What if we went from CSR to CRE?

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More than Corporate Social Responsibility, Customer Responsible Experience must make it possible to reconcile innovation and societal commitments. So that deconsumerism does not mean a decrease in sales.

Brands have a new challenge: to change the course of history by innovating in the right direction. Only that ! This adds a little pressure, certainly, but it is good news for any communicator who has one day questioned the meaning of his job, or will have tried to justify it at each family reunion. The acceleration of climate change is starting a profound revolution in our consumption patterns and how we live together. Yes, the time has come: deconsumersim is no longer a distant utopia, it is a word present in half of our briefs. Brands will soon have to solve this equation: produce less while creating more value. To help them face the blackboard of the pre-apocalypse, they will be able to count on two playmates who also have a lot of catching up to do this year: innovation and branding. Innovation to think of more responsible uses, branding to embrace change.

Corporate Social Responsibility (CSR) has for too long been perceived and practiced as a coercive approach. First inside the company, where it is experienced as one more regulation to apply. Then in the eyes of the consumer, who receives a code of good behaviour to follow obediently, without being able to hope for a “return on commitment”. CSR must be scaled down to become human sized. Individuals do not want extra stress, let alone guilt. They expect a value proposition: what do you bring me in my daily life in exchange for my good behaviour? This is where design comes in. It can change our habits on a daily basis if it manages to offer us a simpler, more pleasant, more inspiring experience. It’s time to move from Corporate Social Responsibility (CSR) to Customer Responsible Experience (CRE).

Design has a key role to play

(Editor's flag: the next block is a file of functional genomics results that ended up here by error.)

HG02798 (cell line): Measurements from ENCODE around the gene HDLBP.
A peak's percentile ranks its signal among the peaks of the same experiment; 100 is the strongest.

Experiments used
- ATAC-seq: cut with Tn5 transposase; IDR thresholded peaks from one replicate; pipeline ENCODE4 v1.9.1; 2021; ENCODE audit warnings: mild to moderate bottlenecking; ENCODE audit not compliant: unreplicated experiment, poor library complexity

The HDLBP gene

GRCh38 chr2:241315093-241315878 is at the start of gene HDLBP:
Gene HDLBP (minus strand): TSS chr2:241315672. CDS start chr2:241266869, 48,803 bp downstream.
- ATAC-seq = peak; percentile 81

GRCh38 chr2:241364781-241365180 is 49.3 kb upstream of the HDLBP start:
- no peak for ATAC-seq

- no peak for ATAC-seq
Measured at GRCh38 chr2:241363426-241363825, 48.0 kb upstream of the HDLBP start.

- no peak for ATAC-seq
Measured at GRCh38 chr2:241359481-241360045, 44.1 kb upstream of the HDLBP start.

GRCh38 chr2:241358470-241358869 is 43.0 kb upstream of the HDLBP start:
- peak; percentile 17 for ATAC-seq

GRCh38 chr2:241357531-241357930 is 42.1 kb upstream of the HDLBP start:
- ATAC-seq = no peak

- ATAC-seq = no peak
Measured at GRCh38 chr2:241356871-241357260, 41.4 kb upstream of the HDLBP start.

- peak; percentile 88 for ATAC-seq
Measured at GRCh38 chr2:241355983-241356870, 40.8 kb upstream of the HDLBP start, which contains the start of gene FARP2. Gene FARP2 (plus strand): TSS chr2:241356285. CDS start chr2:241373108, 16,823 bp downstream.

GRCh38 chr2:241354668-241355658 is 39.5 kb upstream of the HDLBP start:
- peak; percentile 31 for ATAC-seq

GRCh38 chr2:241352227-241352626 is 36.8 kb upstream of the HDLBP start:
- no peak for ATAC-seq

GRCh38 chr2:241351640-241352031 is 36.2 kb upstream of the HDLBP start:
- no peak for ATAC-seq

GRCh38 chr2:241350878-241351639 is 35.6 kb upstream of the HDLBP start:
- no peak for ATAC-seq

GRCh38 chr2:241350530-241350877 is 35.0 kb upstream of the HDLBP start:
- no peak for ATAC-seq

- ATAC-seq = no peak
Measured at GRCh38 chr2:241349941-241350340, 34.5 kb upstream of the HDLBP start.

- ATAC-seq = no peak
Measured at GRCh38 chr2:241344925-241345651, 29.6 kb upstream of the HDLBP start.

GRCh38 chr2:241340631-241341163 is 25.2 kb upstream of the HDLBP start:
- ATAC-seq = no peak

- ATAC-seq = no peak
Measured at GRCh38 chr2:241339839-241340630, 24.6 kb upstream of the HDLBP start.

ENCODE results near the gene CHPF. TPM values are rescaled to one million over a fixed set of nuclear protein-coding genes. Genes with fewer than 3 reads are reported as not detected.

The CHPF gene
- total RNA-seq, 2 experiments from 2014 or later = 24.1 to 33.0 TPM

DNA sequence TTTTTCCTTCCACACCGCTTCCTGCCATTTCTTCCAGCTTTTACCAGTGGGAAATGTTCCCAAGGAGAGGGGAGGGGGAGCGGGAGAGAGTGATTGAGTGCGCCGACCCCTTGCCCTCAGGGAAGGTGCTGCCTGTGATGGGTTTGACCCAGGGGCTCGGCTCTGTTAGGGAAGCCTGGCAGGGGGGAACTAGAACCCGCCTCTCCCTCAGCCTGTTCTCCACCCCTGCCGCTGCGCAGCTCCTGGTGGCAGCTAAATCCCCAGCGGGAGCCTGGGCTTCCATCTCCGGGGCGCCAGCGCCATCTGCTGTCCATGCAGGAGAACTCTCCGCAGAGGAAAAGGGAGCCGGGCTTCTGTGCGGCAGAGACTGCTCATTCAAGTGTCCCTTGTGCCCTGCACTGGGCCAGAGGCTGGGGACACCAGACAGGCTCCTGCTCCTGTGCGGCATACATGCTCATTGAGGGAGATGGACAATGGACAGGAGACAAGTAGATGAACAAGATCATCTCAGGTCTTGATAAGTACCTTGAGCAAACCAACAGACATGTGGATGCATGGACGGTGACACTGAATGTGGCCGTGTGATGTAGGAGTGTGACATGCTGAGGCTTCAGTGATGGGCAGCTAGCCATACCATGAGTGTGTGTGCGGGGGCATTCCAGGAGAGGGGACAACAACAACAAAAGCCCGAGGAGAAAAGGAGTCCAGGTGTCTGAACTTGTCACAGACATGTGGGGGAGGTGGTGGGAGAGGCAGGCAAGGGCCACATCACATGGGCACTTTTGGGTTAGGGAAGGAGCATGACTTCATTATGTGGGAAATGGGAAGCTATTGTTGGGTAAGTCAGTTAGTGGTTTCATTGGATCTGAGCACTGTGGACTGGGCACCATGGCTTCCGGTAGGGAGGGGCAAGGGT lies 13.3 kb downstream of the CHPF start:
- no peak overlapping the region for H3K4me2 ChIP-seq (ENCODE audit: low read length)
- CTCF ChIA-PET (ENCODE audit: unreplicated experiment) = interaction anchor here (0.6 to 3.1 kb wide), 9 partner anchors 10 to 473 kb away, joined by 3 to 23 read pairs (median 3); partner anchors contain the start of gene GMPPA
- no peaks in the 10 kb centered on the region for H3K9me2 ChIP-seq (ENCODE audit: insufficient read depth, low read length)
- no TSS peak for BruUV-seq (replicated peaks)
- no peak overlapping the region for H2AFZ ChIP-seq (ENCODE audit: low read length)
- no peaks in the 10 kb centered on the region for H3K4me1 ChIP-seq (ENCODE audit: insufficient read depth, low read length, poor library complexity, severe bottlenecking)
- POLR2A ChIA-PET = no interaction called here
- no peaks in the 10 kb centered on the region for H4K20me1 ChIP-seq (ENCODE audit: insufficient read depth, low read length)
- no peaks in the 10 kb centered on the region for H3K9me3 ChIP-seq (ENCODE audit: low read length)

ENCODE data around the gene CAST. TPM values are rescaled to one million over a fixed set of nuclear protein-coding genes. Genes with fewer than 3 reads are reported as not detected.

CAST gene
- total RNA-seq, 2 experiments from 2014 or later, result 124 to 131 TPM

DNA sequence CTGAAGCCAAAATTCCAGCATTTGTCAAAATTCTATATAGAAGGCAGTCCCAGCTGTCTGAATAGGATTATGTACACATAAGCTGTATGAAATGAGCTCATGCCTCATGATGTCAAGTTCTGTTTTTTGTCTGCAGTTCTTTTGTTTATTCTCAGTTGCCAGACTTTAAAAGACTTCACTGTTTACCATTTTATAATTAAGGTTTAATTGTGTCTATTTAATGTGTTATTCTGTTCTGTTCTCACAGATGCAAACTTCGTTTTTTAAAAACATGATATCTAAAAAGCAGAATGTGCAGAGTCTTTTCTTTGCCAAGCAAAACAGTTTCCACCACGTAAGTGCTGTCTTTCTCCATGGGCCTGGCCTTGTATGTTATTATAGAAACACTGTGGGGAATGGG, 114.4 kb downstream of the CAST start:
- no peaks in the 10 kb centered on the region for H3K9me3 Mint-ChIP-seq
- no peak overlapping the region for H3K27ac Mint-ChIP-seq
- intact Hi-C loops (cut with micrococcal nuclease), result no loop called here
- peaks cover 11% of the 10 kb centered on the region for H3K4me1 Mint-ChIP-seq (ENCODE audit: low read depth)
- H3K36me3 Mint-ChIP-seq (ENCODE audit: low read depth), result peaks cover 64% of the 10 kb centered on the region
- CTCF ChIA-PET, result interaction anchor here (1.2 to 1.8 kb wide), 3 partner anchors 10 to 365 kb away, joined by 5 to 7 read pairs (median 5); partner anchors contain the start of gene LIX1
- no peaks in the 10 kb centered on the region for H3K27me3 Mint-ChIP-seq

This “CRE” is the opportunity for brands, like agencies, to raise the level of design thinking ambition. It forces us to take a step back in the race for innovation. It invites us to question the usefulness of this umpteenth range of ice peppermint toothpaste with reflective micro-crystals. Because if brands do not quickly ask themselves this question, they could be taken aback by the radical response of citizen consumers. For deconsumerism to not result in a decrease in sales, marketers need to restore value to what really matters in their offer. Innovation and CSR should be cross-cutting in any business. They should never work on one without the other. Innovation should always be responsible and CSR should always be inventive and empathetic towards the user.

Finally – and we could also have started with this – for this “CRE” to act as a real lever for customer loyalty, a brand should not seek to save the planet all by themselves. The problem with universal values ​​is that everyone has the same ones. But the essence of the brand is differentiation. The best service a brand can render to its societal commitment is therefore to choose the latter based on its own values, and above all on the reality of its activity, otherwise this effort could be seen at best to be for vain purposes, at worst for opportunistic reasons. When Airbnb engages in the field of tolerance and openness to others with its guests, it is more legitimate than protecting whales. Finally, a commitment makes even more sense and always creates more value for the brand when it values ​​the purpose of its business. Try this at your next family dinner. Article published in Stratégies magazine on September 17, 2019.